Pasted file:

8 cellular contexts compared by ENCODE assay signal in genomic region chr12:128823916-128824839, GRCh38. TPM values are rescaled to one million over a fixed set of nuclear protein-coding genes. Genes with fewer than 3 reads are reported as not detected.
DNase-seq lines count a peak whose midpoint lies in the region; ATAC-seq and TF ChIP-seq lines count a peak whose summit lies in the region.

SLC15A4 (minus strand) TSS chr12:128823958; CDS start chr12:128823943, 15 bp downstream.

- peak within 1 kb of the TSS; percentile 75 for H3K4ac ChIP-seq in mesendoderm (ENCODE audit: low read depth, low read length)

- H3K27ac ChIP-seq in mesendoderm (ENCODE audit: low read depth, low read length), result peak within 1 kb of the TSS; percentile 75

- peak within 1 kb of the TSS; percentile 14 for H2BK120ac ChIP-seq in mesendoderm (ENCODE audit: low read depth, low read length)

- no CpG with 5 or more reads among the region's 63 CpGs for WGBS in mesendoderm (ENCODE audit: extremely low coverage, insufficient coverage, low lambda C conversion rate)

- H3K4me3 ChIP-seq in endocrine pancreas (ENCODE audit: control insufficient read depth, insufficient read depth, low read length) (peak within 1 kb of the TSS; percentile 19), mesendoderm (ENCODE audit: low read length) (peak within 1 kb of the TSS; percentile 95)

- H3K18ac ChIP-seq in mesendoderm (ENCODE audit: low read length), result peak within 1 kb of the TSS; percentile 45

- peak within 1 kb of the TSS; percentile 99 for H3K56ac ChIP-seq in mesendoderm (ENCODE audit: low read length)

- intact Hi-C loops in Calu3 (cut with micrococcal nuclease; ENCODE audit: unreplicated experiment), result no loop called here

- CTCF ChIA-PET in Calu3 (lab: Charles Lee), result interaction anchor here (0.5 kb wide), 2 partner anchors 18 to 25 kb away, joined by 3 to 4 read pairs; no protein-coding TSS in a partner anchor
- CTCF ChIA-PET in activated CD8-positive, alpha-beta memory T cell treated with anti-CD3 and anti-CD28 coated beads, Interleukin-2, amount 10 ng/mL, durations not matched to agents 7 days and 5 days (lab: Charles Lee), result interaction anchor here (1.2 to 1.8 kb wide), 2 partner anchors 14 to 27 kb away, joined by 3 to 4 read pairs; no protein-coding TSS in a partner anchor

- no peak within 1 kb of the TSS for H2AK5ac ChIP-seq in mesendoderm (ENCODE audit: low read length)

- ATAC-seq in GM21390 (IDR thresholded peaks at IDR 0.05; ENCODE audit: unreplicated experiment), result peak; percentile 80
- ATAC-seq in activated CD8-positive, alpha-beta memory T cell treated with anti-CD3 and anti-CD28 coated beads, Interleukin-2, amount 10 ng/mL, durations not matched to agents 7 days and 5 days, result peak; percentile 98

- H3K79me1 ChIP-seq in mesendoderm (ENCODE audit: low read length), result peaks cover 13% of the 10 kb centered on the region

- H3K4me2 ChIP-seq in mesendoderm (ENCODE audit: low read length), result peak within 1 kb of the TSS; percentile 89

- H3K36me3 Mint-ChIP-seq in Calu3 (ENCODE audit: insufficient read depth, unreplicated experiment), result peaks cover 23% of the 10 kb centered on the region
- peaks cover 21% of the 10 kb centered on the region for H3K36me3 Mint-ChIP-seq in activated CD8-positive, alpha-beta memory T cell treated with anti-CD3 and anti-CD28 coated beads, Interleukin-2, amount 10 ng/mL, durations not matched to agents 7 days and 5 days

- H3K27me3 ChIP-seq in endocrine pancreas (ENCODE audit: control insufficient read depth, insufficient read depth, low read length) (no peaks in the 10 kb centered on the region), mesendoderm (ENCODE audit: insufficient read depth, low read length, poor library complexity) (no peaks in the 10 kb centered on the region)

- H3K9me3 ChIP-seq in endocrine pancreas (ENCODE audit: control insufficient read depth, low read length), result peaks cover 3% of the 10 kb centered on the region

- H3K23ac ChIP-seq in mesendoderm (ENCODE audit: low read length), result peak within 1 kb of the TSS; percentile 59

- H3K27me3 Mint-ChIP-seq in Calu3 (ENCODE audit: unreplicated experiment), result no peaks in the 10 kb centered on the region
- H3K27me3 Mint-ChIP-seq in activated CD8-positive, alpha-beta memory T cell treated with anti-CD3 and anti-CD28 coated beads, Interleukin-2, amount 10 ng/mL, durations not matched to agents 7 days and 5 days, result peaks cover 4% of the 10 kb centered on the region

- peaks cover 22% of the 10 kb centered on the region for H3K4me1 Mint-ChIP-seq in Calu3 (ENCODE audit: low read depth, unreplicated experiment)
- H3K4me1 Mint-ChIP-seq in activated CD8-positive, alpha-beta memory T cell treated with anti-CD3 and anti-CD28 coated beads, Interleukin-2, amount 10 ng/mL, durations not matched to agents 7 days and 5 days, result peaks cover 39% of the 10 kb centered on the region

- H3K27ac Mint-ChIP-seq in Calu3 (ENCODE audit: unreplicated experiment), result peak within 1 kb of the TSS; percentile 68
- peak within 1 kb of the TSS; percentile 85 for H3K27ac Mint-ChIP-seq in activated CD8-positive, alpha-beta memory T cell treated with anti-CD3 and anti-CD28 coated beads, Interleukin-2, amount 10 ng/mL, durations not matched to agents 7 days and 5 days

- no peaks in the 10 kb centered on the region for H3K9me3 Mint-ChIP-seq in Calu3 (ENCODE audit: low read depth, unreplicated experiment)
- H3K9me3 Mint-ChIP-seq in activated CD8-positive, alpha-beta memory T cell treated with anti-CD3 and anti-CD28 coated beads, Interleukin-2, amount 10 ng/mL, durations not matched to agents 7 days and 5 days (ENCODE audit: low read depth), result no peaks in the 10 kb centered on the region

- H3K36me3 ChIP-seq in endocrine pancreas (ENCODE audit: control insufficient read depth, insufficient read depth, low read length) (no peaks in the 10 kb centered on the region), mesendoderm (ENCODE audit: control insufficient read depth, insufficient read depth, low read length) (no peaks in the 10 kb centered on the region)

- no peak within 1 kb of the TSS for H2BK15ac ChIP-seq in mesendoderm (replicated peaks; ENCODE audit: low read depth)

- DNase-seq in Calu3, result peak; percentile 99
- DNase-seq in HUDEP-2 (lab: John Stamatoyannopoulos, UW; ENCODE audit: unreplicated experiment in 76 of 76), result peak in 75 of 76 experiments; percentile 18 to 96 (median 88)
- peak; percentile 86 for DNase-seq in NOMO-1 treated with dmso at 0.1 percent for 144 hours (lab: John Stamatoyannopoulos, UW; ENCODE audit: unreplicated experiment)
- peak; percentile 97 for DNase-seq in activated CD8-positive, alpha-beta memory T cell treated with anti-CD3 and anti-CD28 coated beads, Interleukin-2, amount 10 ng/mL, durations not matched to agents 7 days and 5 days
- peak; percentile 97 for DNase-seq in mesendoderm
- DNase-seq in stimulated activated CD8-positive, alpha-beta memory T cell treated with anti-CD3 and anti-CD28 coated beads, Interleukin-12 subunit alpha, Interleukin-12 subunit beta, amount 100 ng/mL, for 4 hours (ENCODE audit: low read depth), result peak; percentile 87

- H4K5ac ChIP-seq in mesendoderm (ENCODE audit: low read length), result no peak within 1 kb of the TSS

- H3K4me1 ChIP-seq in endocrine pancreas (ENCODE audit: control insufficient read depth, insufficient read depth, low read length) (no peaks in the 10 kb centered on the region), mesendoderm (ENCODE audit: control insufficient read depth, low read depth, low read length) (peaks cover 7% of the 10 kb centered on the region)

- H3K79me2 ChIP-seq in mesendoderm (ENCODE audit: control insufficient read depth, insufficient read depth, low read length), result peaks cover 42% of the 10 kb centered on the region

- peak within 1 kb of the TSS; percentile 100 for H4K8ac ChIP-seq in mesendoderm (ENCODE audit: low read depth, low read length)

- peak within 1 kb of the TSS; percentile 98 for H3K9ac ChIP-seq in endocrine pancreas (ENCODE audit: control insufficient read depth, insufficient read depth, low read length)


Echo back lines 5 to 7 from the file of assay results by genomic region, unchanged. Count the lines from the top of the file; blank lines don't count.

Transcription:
- H3K27ac ChIP-seq in mesendoderm (ENCODE audit: low read depth, low read length), result peak within 1 kb of the TSS; percentile 75

- peak within 1 kb of the TSS; percentile 14 for H2BK120ac ChIP-seq in mesendoderm (ENCODE audit: low read depth, low read length)

- no CpG with 5 or more reads among the region's 63 CpGs for WGBS in mesendoderm (ENCODE audit: extremely low coverage, insufficient coverage, low lambda C conversion rate)